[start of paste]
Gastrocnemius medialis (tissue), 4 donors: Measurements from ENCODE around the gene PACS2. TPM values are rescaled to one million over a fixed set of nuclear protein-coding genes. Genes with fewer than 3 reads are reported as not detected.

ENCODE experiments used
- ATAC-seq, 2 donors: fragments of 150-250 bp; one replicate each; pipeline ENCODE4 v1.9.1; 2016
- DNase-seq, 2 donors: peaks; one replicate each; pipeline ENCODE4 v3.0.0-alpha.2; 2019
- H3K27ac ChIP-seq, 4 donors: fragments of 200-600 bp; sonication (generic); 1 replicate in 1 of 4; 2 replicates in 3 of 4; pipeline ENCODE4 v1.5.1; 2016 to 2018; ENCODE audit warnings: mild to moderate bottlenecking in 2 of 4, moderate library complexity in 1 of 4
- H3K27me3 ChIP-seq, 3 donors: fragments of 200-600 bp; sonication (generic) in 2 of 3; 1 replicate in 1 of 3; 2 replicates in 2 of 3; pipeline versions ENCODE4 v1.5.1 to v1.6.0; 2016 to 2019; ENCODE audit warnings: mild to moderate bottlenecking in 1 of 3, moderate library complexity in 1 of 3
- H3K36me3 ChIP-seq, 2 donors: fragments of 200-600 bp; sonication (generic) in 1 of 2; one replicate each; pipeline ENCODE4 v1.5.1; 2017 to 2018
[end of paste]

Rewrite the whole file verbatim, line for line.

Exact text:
Gastrocnemius medialis (tissue), 4 donors: Measurements from ENCODE around the gene PACS2. TPM values are rescaled to one million over a fixed set of nuclear protein-coding genes. Genes with fewer than 3 reads are reported as not detected.

ENCODE experiments used
- ATAC-seq, 2 donors: fragments of 150-250 bp; one replicate each; pipeline ENCODE4 v1.9.1; 2016
- DNase-seq, 2 donors: peaks; one replicate each; pipeline ENCODE4 v3.0.0-alpha.2; 2019
- H3K27ac ChIP-seq, 4 donors: fragments of 200-600 bp; sonication (generic); 1 replicate in 1 of 4; 2 replicates in 3 of 4; pipeline ENCODE4 v1.5.1; 2016 to 2018; ENCODE audit warnings: mild to moderate bottlenecking in 2 of 4, moderate library complexity in 1 of 4
- H3K27me3 ChIP-seq, 3 donors: fragments of 200-600 bp; sonication (generic) in 2 of 3; 1 replicate in 1 of 3; 2 replicates in 2 of 3; pipeline versions ENCODE4 v1.5.1 to v1.6.0; 2016 to 2019; ENCODE audit warnings: mild to moderate bottlenecking in 1 of 3, moderate library complexity in 1 of 3
- H3K36me3 ChIP-seq, 2 donors: fragments of 200-600 bp; sonication (generic) in 1 of 2; one replicate each; pipeline ENCODE4 v1.5.1; 2017 to 2018